New Jersey's Hands-Free Cell Phone Law

New Jersey law has banned the use of hand-held cellular telephones while driving since January 2004, and yet many people continue to hold cell phones and talk or text while they drive.  Such activities not only are unlawful, but also create a huge safety risk.  Therefore, employers must be mindful to ensure that their employees comply with the law when driving a company vehicle or while doing any driving related to their work for the employer.  The law specifically prohibits the use of a hand-held communication device while operating a motor vehicle, but does allow drivers to use cell phones equipped with hands-free equipment, such as a Bluetooth®.
The law also includes some exceptions as to when a driver may use a hand-held telephone while operating a moving vehicle.  These exceptions are limited to situations when the driver:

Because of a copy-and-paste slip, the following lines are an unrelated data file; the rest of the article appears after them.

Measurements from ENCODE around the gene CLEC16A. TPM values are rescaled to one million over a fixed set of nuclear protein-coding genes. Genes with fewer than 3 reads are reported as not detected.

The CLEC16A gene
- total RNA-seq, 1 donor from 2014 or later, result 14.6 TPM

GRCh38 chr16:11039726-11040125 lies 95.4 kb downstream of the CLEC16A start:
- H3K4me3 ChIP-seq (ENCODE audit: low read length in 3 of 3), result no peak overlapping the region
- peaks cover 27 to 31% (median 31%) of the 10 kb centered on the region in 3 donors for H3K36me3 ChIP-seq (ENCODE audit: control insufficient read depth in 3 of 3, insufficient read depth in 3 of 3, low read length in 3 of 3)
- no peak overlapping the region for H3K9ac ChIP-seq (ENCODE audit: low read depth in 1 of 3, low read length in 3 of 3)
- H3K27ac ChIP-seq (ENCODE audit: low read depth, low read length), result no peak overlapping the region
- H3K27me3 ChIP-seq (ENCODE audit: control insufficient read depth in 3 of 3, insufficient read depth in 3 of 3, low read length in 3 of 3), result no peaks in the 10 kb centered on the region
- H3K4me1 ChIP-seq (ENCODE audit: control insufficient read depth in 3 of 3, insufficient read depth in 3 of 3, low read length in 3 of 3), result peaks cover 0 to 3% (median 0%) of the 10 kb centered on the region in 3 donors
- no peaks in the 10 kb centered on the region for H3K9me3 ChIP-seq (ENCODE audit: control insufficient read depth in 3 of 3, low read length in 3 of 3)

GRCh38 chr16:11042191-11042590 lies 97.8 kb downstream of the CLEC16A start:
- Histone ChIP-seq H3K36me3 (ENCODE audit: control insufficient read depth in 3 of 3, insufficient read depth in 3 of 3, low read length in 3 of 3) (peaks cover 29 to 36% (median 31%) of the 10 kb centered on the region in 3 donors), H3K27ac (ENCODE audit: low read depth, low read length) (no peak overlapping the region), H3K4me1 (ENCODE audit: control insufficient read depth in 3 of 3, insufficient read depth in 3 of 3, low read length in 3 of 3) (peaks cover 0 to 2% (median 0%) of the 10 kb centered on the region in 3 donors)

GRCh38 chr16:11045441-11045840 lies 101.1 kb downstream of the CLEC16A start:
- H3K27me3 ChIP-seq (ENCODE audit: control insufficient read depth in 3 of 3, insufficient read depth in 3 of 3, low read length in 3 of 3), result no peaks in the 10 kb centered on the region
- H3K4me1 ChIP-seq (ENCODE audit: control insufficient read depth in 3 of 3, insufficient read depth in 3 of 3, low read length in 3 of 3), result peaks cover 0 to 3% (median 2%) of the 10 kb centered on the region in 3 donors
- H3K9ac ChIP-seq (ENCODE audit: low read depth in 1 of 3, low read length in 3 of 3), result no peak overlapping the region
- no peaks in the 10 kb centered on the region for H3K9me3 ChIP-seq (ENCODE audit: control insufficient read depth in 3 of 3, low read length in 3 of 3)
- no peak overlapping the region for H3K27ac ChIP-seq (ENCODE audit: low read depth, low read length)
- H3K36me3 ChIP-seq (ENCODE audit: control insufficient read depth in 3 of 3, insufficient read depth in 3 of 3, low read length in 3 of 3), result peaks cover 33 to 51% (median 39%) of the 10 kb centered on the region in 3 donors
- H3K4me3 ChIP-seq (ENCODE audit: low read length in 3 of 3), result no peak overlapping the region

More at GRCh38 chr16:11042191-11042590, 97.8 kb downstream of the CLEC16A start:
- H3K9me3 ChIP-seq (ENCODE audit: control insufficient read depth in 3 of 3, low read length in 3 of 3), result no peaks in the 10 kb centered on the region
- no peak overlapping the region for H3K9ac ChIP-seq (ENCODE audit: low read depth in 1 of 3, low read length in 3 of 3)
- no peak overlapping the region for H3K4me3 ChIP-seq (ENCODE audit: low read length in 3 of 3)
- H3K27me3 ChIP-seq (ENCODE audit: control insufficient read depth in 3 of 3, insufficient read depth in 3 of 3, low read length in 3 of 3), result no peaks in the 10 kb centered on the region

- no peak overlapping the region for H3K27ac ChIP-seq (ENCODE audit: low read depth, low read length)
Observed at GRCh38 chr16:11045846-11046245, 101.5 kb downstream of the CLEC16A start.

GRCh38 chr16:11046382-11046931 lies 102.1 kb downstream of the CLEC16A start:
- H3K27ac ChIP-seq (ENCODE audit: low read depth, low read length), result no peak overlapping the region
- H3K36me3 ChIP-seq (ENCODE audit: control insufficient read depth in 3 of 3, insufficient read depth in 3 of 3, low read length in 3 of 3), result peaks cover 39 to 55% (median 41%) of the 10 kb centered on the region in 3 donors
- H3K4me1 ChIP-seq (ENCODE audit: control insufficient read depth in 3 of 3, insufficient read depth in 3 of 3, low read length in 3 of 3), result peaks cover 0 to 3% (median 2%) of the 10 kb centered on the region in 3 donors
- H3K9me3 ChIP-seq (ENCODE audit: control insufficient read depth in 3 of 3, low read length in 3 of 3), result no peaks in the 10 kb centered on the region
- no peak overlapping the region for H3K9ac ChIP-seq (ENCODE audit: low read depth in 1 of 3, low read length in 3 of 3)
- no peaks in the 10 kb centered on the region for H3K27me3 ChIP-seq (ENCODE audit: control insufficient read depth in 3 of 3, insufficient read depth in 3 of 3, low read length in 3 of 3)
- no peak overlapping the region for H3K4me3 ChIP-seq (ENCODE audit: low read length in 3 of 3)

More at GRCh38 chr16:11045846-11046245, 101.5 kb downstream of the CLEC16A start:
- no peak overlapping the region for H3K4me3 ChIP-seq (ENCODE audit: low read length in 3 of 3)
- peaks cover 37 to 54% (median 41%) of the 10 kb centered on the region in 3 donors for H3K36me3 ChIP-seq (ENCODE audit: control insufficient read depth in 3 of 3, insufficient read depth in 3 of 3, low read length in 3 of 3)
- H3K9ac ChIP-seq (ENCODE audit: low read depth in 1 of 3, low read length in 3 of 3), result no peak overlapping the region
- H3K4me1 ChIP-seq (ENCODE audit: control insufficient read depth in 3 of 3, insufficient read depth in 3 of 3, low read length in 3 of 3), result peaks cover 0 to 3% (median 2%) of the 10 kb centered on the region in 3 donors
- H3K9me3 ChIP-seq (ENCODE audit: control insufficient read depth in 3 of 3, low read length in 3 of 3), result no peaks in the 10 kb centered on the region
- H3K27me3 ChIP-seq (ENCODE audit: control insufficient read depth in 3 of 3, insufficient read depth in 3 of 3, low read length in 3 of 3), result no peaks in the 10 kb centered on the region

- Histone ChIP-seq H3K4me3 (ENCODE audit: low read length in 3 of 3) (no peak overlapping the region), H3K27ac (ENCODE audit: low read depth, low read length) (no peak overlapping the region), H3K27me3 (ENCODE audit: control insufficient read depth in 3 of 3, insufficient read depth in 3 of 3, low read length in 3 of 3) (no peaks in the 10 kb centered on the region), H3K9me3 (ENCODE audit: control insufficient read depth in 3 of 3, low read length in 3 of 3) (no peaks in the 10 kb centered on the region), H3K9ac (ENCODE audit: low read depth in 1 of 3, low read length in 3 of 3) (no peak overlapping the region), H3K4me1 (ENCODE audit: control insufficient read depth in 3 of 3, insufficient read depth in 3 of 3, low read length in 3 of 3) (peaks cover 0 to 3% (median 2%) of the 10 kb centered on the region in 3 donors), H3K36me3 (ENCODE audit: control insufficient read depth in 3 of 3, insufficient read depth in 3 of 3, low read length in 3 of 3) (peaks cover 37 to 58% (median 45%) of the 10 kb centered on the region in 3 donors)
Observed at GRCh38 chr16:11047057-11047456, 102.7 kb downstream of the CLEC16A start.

a.    has reason to fear for his/her safety or life;

          b.    believes that a criminal act may be committed against him/her or      
                 another person;

          c.    is reporting a fire, traffic accident or a medical condition; or

          d.    is reporting a reckless, careless or an unsafe driver who appears to be
                 driving under the influence of drugs or alcohol.

This law supersedes any local ordinances regarding the use of cell phones. While the penalty for violations ranges from $100.00 to $250.00, drivers will not receive points on their license for violations.

PRACTICE POINTER:  All employers should have written policies governing the use of cell phones while driving, which require employees to use a hands-free device.  The policy should state that violations of this policy will result in disciplinary action and possible denial of insurance coverage.  Employers also should ensure that all company owned or leased vehicles include hands-free equipment, and may consider reimbursing employees for the cost of a hands-free device.

For additional information on this topic, please contact Douglas S. Zucker at, or Kathryn V. Hatfield at